“So what happened? Pope Francis writes you back and CNN en Espa√±ol is here interviewing you?” I asked.
“Um, it was Father Mike,” he said. “He sparked the interest in me wanting to change. Like, he was always using ‘proyectos.’ Like, he not only asked me questions about how I was hurting myself, but how I was hurting others. So I reflected on my actions, and it kinda opened my perspective of what I was doing. And so he sparked it. Like, I would say the flame.
“And it went from there to Javier Stauring [at the archdiocese’s Office of Restorative Justice]. He taught how I had to take responsibility for my actions. So like even though I wasn’t the one who stabbed the guy, I was the one who started the fight. So I had to take responsibility for whatever actions I caused. Because that will help me change things.
“And then from there, I was changing,” he said. “Then Scott Budnick [a movie producer] I guess, took an interest in how I was changing. And he vouched on my behalf at court. With my case, I was fighting 35 years to life, and it went down to 11 years because he got me a deal. So that alone just, like, flipped a switch and like —”
“A gasket,” Father Kennedy finished the sentence before breaking up. “The whole story is, he was still kind of a knucklehead. He still got in fights, right Reverend?”
Missing the question
“My point is that people don’t get this kind of deal,” said the priest. “I don’t know if it would have been 35, but 11 is amazing. But here’s the thing. Carlos said, ‘I stopped being a gangster.’ There’s rarely ever anyone who says this. ‘Cause that’s what these guys grew up on. They eat it. They survive in it. And so for him to say that, you know, is a big thing.”
The teenager nodded. And the priest looked at him before going on: “So my question to you is what clicked to make that change total? The [CNN lady] missed that question.”
Carlos was wringing his fingers together. “Yeah, it’s like, I had to decipher my mentality. And once I deciphered my mentality, it was like, ‘How do I stop using my old mentality, and how do I start making my new mentality?’ So when somebody does something even little, like disrespecting me, my new mentality will kick in. So it was hard to change.”
After a moment, he said what helped the most was going into his room and looking at the bigger picture. He imagined himself in a big room full of all the folks who helped him. Next he saw himself back home in his ‘hood. But if he was going to continue gangbanging, he figured he’d just be throwing all that help away, like it never happened. So he really did need to change his homeboy ways.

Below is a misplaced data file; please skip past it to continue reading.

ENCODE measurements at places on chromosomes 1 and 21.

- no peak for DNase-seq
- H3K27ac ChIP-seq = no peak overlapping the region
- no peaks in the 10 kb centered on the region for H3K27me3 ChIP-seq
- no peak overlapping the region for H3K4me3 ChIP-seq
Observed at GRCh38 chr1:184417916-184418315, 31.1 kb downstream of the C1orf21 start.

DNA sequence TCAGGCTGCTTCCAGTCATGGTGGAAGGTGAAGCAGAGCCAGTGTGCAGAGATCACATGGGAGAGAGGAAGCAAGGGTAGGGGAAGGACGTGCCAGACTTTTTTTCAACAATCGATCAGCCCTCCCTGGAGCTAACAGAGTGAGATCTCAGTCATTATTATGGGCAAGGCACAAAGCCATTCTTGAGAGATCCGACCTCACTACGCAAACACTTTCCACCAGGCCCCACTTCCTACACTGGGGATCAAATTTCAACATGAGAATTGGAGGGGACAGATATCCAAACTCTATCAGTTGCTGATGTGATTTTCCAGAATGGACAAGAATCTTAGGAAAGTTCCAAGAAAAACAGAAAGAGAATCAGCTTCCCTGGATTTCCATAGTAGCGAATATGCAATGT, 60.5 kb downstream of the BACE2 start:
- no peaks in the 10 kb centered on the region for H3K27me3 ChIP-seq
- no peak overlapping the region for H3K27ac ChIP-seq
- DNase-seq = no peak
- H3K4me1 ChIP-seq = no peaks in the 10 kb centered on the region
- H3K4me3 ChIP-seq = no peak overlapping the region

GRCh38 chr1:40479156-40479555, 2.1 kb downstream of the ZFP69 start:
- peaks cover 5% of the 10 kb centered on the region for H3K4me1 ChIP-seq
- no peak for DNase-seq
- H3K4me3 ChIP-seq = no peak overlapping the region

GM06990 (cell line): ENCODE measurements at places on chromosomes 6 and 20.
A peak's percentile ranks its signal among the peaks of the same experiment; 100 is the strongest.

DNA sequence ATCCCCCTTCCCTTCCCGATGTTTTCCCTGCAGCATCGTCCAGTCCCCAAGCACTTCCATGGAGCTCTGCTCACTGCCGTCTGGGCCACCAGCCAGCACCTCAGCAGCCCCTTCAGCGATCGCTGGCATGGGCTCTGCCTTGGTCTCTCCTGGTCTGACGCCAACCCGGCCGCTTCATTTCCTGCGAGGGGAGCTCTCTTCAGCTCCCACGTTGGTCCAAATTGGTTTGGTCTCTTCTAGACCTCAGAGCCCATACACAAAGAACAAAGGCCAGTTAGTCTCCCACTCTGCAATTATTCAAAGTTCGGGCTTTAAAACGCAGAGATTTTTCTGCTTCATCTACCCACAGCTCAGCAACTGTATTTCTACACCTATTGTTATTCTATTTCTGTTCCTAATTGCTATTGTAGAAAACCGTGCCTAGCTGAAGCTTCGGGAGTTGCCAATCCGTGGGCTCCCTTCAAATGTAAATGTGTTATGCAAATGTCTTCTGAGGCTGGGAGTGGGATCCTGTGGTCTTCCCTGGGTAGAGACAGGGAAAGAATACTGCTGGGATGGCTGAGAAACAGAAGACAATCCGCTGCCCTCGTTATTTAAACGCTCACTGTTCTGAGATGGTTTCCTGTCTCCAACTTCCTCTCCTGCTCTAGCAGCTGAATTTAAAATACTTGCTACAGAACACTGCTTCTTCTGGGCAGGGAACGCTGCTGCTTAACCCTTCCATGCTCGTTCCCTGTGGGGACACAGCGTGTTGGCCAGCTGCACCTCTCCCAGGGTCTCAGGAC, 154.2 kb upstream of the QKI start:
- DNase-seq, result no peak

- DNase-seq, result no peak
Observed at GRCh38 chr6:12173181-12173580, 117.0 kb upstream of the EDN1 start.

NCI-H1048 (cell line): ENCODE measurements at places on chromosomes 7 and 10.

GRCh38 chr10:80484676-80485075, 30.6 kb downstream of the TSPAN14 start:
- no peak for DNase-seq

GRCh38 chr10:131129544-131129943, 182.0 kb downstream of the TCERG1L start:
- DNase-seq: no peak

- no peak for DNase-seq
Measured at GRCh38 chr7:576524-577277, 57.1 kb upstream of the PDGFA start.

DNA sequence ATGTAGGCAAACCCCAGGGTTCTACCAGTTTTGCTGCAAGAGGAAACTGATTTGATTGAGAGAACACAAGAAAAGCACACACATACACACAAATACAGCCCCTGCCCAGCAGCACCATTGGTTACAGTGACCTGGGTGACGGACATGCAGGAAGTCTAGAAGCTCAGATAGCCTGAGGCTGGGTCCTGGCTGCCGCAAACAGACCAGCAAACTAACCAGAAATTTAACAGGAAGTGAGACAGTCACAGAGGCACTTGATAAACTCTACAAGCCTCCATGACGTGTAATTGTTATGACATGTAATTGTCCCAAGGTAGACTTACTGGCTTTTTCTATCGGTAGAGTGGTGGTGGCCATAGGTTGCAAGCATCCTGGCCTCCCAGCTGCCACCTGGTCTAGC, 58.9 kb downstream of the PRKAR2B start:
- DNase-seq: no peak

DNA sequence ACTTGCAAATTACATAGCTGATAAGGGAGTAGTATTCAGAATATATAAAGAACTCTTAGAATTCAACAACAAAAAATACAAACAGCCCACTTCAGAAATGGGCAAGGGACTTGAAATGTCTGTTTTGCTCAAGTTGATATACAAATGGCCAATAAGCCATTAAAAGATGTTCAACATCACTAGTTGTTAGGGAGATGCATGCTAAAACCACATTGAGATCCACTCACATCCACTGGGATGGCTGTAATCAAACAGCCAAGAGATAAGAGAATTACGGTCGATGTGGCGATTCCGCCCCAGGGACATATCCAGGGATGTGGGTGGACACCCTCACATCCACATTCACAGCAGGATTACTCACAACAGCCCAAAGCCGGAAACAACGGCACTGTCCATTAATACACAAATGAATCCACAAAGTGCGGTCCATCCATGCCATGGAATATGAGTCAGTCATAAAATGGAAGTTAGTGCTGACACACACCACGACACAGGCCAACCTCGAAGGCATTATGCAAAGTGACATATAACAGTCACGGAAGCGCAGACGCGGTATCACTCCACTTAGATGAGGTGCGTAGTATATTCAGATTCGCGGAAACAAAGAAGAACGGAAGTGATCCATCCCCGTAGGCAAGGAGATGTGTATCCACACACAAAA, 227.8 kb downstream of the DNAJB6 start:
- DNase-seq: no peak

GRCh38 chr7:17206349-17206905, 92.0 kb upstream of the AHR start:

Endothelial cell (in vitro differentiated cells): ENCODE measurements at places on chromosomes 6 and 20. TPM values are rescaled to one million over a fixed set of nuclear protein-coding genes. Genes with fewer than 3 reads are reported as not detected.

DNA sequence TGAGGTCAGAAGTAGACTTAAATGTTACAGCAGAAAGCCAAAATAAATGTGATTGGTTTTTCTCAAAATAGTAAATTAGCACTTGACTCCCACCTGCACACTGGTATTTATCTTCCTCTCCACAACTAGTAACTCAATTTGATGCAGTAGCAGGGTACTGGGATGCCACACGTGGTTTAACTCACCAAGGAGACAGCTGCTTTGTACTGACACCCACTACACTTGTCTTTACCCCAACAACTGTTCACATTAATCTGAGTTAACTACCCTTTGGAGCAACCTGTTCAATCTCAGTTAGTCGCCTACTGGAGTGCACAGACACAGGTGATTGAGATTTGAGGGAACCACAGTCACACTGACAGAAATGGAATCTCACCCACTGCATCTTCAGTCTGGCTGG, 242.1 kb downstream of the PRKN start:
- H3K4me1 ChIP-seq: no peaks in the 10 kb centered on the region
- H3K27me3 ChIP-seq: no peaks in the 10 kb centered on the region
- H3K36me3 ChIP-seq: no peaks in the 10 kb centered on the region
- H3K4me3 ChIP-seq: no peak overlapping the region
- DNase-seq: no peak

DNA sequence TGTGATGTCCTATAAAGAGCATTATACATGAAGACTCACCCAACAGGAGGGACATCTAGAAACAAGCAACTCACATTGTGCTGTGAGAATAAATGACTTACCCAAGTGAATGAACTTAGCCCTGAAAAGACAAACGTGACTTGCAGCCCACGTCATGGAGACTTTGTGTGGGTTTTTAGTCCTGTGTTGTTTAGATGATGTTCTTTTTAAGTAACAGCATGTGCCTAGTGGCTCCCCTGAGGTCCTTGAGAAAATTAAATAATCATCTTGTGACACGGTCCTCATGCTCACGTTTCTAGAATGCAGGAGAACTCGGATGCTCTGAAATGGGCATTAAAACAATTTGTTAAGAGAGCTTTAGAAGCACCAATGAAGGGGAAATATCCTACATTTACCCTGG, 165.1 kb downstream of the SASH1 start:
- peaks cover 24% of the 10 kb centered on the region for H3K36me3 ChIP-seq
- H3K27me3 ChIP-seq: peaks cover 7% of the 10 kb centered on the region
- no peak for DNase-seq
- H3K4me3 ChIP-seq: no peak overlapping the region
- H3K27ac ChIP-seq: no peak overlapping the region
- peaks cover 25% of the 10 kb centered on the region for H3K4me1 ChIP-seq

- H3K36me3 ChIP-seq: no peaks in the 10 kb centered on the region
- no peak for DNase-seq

Taking up regular writing was a factor, too, according to Carlos. Glancing down at his composition book, he said it gave him a deeper point of view about his life. It was different writing out a story, seeing it on paper. “And my writing’s got a lot better,” he said.
And there was a mental health counselor at Sylmar named Nancy Velasquez “who helped patch up so many dark holes in my soul. She helped me not only understand my path, but head it.”
Plus, of course, his parents. They had left him for three years with a grandmother in Mexico while they made a better life across the border. A baby brother was born soon after they sent for him. So his connection to them was always “rocky.” As a teen running in the streets of Pico Union, he would stay away for days, even sometimes a week. But they stayed by him after his arrest, and never missed a Sunday visit. So he finally got to know them.
“But what about the future? You’re facing at least 6 1/2 years hard time,” he was asked.
Carlos said the toughest part was about to happen. In a week or two, he’ll be shipped out to the state prison in Chino for “reception” for probably three months. That will be before going to Ironwood State Prison in Blythe, where he’ll be able to earn an associate degree and join other self-help programs. But at Chino, he’ll be locked down in his room 23 hours a day, with an hour out in the yard.
When I asked how he was gonna get through that, he said quietly, “I don’t know.” But added, “I look at that as an obstacle, as a challenge. I have my family supporting me. I have Scott and Javier supporting me. I’m gonna think about them the whole time I’m going through that situation.
“And I’m not gonna let it break me,” said Carlos with some defiance. “So, that’s how I look at it.”